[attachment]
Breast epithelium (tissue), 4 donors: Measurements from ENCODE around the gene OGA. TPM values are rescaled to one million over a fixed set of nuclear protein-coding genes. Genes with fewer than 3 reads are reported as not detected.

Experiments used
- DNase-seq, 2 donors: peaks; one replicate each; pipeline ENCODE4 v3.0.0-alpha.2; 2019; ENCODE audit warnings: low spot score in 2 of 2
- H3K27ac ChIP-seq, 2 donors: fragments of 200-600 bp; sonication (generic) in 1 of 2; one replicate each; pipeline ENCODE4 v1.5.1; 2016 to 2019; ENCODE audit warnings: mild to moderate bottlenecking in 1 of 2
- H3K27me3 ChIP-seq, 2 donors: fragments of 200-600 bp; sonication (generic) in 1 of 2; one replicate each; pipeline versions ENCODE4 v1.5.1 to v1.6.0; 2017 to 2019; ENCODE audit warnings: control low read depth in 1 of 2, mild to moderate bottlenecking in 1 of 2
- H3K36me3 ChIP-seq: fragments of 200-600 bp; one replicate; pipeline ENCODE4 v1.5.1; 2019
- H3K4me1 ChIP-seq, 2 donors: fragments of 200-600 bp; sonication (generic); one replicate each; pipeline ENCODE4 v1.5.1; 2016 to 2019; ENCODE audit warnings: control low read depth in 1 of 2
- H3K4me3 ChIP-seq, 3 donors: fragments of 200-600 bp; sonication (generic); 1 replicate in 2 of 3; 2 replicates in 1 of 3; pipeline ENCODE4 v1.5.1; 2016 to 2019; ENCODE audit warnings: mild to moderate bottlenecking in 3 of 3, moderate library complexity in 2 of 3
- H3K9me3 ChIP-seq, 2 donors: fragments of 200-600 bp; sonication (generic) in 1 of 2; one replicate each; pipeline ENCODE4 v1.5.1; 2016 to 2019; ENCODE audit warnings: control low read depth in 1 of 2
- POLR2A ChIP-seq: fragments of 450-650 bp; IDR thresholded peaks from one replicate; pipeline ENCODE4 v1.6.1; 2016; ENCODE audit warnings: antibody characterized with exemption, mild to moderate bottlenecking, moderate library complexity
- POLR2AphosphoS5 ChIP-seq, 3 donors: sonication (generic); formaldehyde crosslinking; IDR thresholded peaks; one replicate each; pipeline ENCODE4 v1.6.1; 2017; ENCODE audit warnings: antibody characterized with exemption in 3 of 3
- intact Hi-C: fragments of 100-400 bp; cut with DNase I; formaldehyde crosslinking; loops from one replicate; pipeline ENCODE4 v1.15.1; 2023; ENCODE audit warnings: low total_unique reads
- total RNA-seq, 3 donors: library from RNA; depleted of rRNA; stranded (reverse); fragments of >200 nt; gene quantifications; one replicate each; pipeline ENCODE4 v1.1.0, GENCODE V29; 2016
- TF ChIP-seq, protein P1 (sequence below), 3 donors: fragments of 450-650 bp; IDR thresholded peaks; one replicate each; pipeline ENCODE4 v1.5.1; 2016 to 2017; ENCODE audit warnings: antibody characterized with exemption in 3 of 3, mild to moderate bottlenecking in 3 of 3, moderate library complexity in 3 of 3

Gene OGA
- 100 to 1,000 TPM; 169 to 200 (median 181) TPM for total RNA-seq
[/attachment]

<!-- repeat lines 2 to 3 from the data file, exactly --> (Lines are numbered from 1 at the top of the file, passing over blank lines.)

Experiments used
- DNase-seq, 2 donors: peaks; one replicate each; pipeline ENCODE4 v3.0.0-alpha.2; 2019; ENCODE audit warnings: low spot score in 2 of 2